Best Books - 2005

I'm gonna post my "Best" lists on the upcoming Fridays. I'll start today with books.

5. A Feast for Crows - George R.R. Martin
What can I say? I didn't read a lot of books this year--plus, I'm a total nerd. This book might not be his greatest (due to forced publication and splitting the book in half), but Martin is still able to spin a yarn that is endlessly entertaining and imaginative. My biggest hope for the series, however, is that it does, indeed, end. I've been invested in this series since 1999 and I'm just hoping that it winds down soon. If the inclusion of all the new characters in Feast is any indication, there are still at least 5 more books in the series.

Kafka on the Shore - Haruki Murakami
Murakami is far and away my favorite contemporary author. His novels are subtle and textured and strange and beautiful. Kafka on the Shore is no different. It is different in its voice. There is a different translator and I tried to put a lot of my misgivings for the novel on that, but its not just that--for the first time, Murakami characters are uniformly expositing their actions. It made for a strange read, but I'll be honest, it took me a long while to get through the book. Still, Murakami's worst is still better than most authors' best.

The Amazing Adventures of Kavalier and Clay - Michael Chabon
It won the Pulitzer in 2001, but it took Keith loaning it to me to read it. Kavalier and Clay is deslightful--and I'm generally someone who uses that word insincerely. The story of cousins who ink a comic book in the 40's that becomes wildly successful is a joy to read. Chabon meticulously reconstructs New York at the brink of World War II and gives his characters a depth that is believable and emotional. Overall, a great read!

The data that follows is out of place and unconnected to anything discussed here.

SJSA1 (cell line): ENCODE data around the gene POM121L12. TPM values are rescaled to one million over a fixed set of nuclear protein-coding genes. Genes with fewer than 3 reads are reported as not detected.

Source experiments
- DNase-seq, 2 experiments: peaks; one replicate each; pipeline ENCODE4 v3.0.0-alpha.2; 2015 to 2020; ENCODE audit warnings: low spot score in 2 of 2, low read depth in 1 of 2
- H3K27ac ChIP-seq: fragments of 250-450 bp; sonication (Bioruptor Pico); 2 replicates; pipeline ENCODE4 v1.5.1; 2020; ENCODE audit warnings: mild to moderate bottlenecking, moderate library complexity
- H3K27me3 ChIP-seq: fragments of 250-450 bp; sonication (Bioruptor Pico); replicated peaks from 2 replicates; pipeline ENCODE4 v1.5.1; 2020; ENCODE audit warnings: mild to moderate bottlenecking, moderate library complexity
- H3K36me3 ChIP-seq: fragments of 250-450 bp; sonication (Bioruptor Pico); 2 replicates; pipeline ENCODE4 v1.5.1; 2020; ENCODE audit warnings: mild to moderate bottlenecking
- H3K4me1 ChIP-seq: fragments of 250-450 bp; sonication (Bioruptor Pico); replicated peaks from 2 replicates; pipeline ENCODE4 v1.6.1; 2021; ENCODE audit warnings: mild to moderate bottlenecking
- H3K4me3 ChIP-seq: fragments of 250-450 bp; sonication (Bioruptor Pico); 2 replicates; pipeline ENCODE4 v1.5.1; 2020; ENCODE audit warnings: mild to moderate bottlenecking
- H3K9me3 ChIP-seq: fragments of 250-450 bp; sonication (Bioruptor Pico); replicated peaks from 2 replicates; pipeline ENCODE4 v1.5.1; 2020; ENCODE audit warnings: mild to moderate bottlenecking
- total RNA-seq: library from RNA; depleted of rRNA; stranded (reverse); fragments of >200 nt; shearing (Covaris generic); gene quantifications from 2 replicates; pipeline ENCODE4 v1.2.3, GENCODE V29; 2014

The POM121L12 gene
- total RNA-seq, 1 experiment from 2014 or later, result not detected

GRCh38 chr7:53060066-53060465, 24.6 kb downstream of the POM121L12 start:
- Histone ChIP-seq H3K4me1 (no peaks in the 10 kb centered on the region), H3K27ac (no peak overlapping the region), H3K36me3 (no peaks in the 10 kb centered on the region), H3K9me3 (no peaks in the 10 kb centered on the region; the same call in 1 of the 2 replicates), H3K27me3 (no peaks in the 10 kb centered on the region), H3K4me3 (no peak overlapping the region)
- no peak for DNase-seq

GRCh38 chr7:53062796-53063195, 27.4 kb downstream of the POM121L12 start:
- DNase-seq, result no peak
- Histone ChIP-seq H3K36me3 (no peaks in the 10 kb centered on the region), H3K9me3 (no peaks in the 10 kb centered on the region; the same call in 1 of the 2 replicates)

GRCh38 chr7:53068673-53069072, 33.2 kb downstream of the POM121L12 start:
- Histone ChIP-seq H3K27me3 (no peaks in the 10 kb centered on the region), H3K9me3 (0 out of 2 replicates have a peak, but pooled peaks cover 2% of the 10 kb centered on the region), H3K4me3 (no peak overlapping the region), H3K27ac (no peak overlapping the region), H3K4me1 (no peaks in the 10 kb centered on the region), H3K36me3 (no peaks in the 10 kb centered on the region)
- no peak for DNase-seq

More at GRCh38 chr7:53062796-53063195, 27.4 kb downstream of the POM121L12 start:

The Cloud Atlas - David Mitchell The Cloud Atlas
Mitchell is the real deal and he proves it in spades in this book. Some critics found it to be to showy. I say fuck that! If you can tell a story, nay, 6 stories each with a unique voice and entrenched in genre fiction each interlocking and spanning over a thousand years, you're a fucking genius. I was intrigued by Mitchell with his debut novel, Ghost Written. His second novel Number9Dream was easily the best thing I read two years ago, and this novel is the penultimate po-mo mashup all the while maintaining a real sense of story. Eat that, Don DeLillo!! (My review at Copacetic.)

Mysterious Skin - Scott HeimMysterious Skin
It took an
Araki film to make me aware of a talented writer. I never thought that would be the case. Heim's novel is scary, sincere, sentimental, and honest. He never panders to the audience and definitely doesn't pull any punches. The story of Brian and Neil is unforgettable in a way that few stories are. The prose is liquid and ethereal while simultaneously concrete. If I had the novel with me, I'd pull a sentence or two to show you what I mean. This book definitely isn't for everyone (my mom would probably physically get ill when reading some passages) but while reading it, I felt like this book was meant especially for me. One helluva debut, Scott!
Now for me-time:
New article up on Seattlest.

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